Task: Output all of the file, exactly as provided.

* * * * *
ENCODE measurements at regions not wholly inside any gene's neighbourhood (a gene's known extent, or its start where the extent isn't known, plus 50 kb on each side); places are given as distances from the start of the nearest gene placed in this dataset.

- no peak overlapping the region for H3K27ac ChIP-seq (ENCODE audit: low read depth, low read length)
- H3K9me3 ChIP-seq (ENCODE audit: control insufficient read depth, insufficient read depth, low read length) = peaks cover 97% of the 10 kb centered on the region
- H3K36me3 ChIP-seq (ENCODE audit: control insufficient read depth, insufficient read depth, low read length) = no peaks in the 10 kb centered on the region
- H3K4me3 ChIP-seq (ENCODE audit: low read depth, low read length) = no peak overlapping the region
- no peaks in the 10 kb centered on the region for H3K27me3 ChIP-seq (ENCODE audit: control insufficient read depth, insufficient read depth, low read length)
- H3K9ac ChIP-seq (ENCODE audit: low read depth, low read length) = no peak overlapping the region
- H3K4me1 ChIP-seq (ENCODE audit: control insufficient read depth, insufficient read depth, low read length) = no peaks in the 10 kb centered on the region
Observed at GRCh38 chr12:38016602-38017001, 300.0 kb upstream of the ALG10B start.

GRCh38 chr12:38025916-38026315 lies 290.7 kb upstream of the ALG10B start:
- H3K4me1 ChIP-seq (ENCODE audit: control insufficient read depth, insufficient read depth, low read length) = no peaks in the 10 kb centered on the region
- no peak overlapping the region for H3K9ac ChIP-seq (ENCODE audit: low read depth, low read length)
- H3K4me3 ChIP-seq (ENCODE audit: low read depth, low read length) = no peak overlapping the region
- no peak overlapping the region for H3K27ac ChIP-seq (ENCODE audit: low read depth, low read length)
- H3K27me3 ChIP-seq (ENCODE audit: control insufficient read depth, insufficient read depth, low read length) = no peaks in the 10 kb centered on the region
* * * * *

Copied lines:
ENCODE measurements at regions not wholly inside any gene's neighbourhood (a gene's known extent, or its start where the extent isn't known, plus 50 kb on each side); places are given as distances from the start of the nearest gene placed in this dataset.

- no peak overlapping the region for H3K27ac ChIP-seq (ENCODE audit: low read depth, low read length)
- H3K9me3 ChIP-seq (ENCODE audit: control insufficient read depth, insufficient read depth, low read length) = peaks cover 97% of the 10 kb centered on the region
- H3K36me3 ChIP-seq (ENCODE audit: control insufficient read depth, insufficient read depth, low read length) = no peaks in the 10 kb centered on the region
- H3K4me3 ChIP-seq (ENCODE audit: low read depth, low read length) = no peak overlapping the region
- no peaks in the 10 kb centered on the region for H3K27me3 ChIP-seq (ENCODE audit: control insufficient read depth, insufficient read depth, low read length)
- H3K9ac ChIP-seq (ENCODE audit: low read depth, low read length) = no peak overlapping the region
- H3K4me1 ChIP-seq (ENCODE audit: control insufficient read depth, insufficient read depth, low read length) = no peaks in the 10 kb centered on the region
Observed at GRCh38 chr12:38016602-38017001, 300.0 kb upstream of the ALG10B start.

GRCh38 chr12:38025916-38026315 lies 290.7 kb upstream of the ALG10B start:
- H3K4me1 ChIP-seq (ENCODE audit: control insufficient read depth, insufficient read depth, low read length) = no peaks in the 10 kb centered on the region
- no peak overlapping the region for H3K9ac ChIP-seq (ENCODE audit: low read depth, low read length)
- H3K4me3 ChIP-seq (ENCODE audit: low read depth, low read length) = no peak overlapping the region
- no peak overlapping the region for H3K27ac ChIP-seq (ENCODE audit: low read depth, low read length)
- H3K27me3 ChIP-seq (ENCODE audit: control insufficient read depth, insufficient read depth, low read length) = no peaks in the 10 kb centered on the region